“My friend Norman Katz contributed this great article” Chris
Improvements in information technology and business processes can make an important difference in not just the perceived value of a business, but the actual value too.
Technology improvements that are visible to potential buyers are the business software applications that run the company. The Enterprise Resource Planning (ERP) system is typically the core business software application, encompassing functions such as purchasing, sales order processing, accounting, inventory control, manufacturing, and distribution. Sometimes separate applications for inventory control or fixed asset management can be implemented to gain quick control of chaotic situations. And with chaos controlled and business processes running smoother, a potential buyer will see a well-run – or at least better-run – enterprise. Further, new business software enables better reporting, showing the potential buyer information based more on fact than on fiction.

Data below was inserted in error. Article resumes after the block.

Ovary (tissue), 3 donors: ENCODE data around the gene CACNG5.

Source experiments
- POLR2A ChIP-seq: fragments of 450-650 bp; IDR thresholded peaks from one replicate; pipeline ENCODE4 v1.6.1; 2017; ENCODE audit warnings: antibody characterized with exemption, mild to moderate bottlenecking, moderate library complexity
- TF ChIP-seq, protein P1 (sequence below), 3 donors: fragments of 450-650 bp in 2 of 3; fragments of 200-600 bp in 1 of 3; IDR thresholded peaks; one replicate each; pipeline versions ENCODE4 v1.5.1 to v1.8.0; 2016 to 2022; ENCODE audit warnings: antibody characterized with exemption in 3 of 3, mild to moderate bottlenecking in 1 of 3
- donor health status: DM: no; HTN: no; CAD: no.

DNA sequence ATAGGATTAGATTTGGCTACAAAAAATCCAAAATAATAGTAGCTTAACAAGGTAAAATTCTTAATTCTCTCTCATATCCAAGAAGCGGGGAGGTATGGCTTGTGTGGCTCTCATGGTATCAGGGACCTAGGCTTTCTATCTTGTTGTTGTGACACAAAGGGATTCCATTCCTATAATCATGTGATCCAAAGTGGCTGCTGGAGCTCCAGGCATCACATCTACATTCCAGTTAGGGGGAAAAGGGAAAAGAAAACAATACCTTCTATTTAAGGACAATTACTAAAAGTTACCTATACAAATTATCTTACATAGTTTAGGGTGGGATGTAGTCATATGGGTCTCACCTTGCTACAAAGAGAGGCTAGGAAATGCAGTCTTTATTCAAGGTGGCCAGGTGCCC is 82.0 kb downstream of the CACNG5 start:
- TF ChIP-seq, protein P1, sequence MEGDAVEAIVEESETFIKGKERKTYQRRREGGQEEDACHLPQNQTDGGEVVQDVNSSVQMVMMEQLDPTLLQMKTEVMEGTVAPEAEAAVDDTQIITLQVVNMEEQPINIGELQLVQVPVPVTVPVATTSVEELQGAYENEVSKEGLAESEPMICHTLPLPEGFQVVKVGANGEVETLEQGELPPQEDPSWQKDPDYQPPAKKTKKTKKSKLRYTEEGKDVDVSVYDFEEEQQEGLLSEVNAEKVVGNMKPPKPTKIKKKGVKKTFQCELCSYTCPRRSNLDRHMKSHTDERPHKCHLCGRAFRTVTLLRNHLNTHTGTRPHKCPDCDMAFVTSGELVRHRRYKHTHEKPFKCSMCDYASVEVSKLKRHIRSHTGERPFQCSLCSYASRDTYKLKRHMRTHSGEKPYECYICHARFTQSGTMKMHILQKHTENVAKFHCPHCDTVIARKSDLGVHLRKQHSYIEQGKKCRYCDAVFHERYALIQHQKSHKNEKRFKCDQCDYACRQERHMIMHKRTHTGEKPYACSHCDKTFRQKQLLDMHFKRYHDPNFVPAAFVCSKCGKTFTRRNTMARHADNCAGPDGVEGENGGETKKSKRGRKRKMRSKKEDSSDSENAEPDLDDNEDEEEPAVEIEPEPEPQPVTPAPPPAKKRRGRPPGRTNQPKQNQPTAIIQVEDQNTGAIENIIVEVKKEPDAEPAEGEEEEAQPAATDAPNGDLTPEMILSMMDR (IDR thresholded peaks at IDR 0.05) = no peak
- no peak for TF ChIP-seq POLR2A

The use of barcode scanning for fixed asset management, inventory control, picking & packing, and receiving showcase a company that has kept up with available – and quite affordable – technologies and is operating more efficiently than one who still processes such information manually. In fact, such technology implementation may be required in order to provide potential buyers with satisfactory reports in regards to the company’s operations and financial position.
For companies who are required to conduct business with customers via Electronic Data Interchange (EDI) and have taken steps to integrate inbound and outbound data to business software applications (i.e. the ERP system) showcase to potential buyers that they are committed to reducing non-value-added manual processes such as data entry of information, which is also prone to errors.
And while the implementation of such up-to-date technologies does not mean that fraudulent activities have been reduced, there is an argument that the use of such technologies does go along towards the mitigation of fraud versus manual or paper-based transactions.
Advances have made these technologies achievable (affordable and available) for even small business owners to embrace and represent a worthwhile return on investment.
Norman Katz is President of Katzscan Inc., a consulting firm located near Fort Lauderdale, FL specializing in supply chain technologies, business operations, turnaround management help, and fraud & risk detection & reduction. For more information, please contact Norman through the company web site at www.katzscan.com.